Friday, December 28, 2007
On 25th Dec 2007 Christmas Day, a gang of enthusiastic volunteers and I took a bumboat, not a cruise. We arrived at Pulau Ubin and off we went, together with Uncle Chu's van to Chek Jawa.
Greeting us in the intertidal flat were these great billed heron (Ardea sumatrana) and grey heron (Ardea cinerea). Apparently, the great billed heron caught a fish and the latter came trying to snatch the prized catch.
The tide was still receding while I was trying to show Liana where her peacock anemone study sites are. And along the way, we saw even more shore birds feeding and roaming about at the flats of Chek Jawa.
Recovery has been good. At first, carpet anemones returned mostly at areas where there are seagrasses or seaweed. It is heartening to see quite a number of new recruits at the sandbar now. Before the mass death, the sandbar was landmined with these carpet anemones. However, almost all of them on the sandbar were wiped out after the mass death this January.
Checking back to the transect 3 start point where the cake seastar (Anthenea aspera) was found the day before, we have realized it has moved about 100m away. Nevertheless, I marked its location temporarily for the volunteers to take a look after they finish their work at sunset.
Featuring the long suffering carpet anemone team, we have the good old usual strong team of Ria and Yuchen. Joining them for the first time are Sam (2nd from left) and Xiuli (extreme right).
This time, Yikang was my volunteer to do the salinity check from extreme north all the way to the House no. 1 jetty. The salinity was pretty normal at about 27 ppt, considering there was no longlasting rain.
I took the last opportunity to check the health of coral rubble extensively for this is the last of 0.0m tide till the end of my project.
Unfortunately, this fish apparently got chomped off by its predator.
The carpet anemones at the coral rubble area were as big as usual. Most are thriving well, however a few looked pretty puffed up and unhealthy.
Carpet anemone with Porites hard coral.
The mystery of the "coral" found in July has been unveiled as the super low tide uncovered the whole organism in dry land.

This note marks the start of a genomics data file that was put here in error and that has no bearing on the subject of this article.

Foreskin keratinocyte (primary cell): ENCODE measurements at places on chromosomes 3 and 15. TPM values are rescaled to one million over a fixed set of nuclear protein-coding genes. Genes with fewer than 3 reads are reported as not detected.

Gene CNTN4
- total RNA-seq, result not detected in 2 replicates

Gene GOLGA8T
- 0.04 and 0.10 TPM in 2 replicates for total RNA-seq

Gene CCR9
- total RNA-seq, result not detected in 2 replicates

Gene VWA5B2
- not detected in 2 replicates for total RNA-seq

It is not a coral in closeup. They are zoanthids.
Quite a number of these adult sized noble volutes (Cymbiola nobilis) were spotted. And they are proliferating well. Check out Joseph Lai's flickr gallery where he posted many of his fantastic Chek Jawa photos including one noble volute laying translucent egg capsules.
A cleanup was done in Pulau Sekudu a couple of days ago. Pulau Sekudu is considered as part of the whole Chek Jawa bigger ecosystem. It is a seeding ground when Chek Jawa got impacted by the mass death. Indeed, we need to maintain these seeding areas which act as control. Another of such important shores must be Changi Beach. On Boxing day, we found many juveniles of all sorts of marine creatures on the shore of Changi. Changi is like a mini-Chek Jawa and indeed the surrounding northern shores are very interconnected. Destroying one will affect all.
At the edge facing Sekudu, there are many sponges growing well on the rocks.
The sponges come in all sorts of shapes and colours, slowly revealing the good old Chek Jawa before the mass death.
Not only does the coral rubble have the hard coral of Porites species, it also houses the flowery soft corals. This one in particular is very small in size, again showing that recovery is taking place and it is recent and ongoing at the same time.
More marine organisms thriving at the rich yet fragile coral rubble are the fanworm, colonial ascidians, warty sea cucumber and the Salmacis sea urchin (Salmacis sp.), from top left to bottom right.
Meanwhile, the volunteers are still working hard including Juanhui, having to help me take 19 specific landscape photographs.
Pausing from their conscientious work, the peacock anemone team posed for a group photo. From left to right: Liana, Shuyi, Peiya and Kenny.
I'm sorry I forgot to take a photo of the mussel bed monitoring team with Hamsa and Alex together. They had to work solo, covering the north and south of the mussel bed patches with the GPS. Alex, however pointed out to me that the shore birds were feeding on the mussel beds. As we have pondered, are the mussel beds friends or foes, I believe its a friend in this case, as food for migratory birds.
Cropping out from the above photos, I realized at home that opposite at the shores of Johor, there are groups of people at their intertidal areas too. Are they nature lovers or simply poachers? Being in close proximity and part of the interconnectedness, this mysterious Malaysia shore indeed is crucial for the ecosystem of Chek Jawa.